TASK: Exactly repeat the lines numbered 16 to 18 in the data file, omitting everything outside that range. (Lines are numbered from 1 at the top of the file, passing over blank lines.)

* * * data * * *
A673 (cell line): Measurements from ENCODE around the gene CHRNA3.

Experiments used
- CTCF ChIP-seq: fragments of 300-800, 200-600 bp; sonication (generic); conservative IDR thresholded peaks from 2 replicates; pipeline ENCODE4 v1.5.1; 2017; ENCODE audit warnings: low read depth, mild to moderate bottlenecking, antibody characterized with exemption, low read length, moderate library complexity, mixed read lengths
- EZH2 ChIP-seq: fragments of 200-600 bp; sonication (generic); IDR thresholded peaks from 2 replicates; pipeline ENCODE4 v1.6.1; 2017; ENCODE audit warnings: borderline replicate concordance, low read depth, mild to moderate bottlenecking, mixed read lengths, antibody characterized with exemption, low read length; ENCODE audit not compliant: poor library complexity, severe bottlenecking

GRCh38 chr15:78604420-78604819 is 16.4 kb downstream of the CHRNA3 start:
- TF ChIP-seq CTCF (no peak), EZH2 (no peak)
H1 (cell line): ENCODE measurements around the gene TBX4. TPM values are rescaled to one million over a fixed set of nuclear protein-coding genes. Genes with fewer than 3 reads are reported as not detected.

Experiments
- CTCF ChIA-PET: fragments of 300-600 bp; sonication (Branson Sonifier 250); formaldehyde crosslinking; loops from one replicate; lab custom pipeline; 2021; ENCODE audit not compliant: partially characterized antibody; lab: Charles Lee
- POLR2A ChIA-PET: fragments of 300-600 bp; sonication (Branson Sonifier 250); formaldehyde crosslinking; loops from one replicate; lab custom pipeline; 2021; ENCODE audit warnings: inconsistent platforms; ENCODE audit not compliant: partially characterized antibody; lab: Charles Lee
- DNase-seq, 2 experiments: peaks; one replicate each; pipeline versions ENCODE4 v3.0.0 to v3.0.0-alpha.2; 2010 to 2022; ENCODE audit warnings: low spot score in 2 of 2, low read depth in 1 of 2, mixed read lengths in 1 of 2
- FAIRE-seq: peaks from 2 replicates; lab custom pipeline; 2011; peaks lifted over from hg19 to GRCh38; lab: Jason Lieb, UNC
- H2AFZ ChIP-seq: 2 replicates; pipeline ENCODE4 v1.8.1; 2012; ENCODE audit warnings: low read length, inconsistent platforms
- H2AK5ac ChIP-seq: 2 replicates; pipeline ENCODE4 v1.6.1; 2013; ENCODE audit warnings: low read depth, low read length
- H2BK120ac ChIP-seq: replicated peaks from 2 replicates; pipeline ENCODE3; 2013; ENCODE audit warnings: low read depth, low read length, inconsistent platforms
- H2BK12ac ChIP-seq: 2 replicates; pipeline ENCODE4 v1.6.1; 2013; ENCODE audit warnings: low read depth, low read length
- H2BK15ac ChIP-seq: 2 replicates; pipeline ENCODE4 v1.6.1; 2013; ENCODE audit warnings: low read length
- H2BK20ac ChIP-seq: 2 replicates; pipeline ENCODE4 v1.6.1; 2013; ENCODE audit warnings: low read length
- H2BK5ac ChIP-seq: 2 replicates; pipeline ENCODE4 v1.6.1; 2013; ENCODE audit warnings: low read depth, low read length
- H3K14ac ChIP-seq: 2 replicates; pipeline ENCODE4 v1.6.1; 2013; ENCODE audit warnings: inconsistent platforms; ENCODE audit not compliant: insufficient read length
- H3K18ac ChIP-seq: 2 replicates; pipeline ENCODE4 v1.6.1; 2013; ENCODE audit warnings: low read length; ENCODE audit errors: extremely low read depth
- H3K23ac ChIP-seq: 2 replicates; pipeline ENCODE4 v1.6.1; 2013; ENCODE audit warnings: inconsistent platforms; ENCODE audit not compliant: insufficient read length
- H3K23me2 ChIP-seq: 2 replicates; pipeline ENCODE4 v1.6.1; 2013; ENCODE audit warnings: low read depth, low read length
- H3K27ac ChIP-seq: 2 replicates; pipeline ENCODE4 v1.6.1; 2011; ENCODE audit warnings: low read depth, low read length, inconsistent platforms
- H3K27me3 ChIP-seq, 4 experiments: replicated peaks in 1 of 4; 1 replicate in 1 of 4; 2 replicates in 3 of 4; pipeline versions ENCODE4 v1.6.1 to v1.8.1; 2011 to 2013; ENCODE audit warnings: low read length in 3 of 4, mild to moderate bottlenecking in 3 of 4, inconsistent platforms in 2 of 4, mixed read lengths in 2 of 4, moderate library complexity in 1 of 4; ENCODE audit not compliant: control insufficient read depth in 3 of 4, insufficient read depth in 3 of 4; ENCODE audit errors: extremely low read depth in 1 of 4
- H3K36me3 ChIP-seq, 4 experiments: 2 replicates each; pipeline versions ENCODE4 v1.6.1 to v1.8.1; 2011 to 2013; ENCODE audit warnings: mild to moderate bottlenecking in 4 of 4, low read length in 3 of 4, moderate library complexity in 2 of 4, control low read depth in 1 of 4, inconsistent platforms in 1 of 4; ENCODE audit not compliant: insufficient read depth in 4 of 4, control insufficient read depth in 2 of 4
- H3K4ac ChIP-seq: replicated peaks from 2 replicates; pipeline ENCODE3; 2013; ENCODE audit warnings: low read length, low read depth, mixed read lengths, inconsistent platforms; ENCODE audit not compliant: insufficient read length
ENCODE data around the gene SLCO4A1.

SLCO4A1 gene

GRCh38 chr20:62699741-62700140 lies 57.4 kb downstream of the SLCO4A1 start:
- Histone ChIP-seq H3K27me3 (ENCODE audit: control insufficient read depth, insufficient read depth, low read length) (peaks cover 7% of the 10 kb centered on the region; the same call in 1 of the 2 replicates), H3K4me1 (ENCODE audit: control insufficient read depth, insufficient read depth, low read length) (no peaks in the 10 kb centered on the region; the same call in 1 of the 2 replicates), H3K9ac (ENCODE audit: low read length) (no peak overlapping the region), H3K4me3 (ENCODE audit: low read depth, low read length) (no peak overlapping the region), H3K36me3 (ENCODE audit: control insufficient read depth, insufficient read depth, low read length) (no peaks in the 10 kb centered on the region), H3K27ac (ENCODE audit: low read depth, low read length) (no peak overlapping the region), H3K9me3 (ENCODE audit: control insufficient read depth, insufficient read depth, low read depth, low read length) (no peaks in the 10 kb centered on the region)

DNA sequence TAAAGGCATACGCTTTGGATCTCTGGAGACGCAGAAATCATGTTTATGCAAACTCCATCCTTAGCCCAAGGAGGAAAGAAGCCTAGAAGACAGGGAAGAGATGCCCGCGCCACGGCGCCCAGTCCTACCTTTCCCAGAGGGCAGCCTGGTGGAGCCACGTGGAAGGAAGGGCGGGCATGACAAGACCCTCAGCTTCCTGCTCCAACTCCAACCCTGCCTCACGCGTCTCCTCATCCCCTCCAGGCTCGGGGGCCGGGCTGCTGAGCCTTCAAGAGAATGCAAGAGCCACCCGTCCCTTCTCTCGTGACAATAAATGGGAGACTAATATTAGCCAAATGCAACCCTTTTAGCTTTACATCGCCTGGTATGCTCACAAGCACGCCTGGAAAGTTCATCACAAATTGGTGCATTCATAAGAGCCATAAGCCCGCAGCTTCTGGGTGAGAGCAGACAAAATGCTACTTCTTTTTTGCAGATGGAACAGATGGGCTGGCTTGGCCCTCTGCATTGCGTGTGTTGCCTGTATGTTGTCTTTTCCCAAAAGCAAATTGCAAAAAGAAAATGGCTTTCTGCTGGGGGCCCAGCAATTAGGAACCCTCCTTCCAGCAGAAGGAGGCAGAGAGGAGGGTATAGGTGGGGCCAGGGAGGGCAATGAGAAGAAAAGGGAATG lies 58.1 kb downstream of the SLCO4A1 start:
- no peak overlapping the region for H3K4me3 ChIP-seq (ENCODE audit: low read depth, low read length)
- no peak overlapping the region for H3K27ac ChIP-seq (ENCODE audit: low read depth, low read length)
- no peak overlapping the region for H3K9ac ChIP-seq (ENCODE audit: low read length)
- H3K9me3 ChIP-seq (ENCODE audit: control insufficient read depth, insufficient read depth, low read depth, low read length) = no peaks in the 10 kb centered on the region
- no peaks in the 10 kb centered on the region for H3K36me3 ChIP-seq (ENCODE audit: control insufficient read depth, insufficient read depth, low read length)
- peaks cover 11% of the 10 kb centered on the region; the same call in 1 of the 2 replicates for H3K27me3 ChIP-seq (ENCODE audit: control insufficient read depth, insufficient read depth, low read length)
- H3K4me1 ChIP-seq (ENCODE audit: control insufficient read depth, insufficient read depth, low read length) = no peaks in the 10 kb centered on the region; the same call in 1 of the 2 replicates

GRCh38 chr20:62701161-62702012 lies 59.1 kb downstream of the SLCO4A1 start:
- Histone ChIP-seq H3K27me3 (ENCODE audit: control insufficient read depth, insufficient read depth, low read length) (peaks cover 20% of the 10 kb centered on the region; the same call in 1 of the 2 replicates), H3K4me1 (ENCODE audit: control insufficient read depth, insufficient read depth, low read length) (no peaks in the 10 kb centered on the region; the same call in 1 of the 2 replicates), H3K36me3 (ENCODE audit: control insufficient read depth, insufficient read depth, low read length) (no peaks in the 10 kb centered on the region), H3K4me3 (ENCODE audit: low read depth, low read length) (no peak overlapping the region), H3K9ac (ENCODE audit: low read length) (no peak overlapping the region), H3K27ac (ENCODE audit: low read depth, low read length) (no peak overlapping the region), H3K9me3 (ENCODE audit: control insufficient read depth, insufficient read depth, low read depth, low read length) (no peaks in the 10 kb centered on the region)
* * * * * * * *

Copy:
- H2BK12ac ChIP-seq: 2 replicates; pipeline ENCODE4 v1.6.1; 2013; ENCODE audit warnings: low read depth, low read length
- H2BK15ac ChIP-seq: 2 replicates; pipeline ENCODE4 v1.6.1; 2013; ENCODE audit warnings: low read length
- H2BK20ac ChIP-seq: 2 replicates; pipeline ENCODE4 v1.6.1; 2013; ENCODE audit warnings: low read length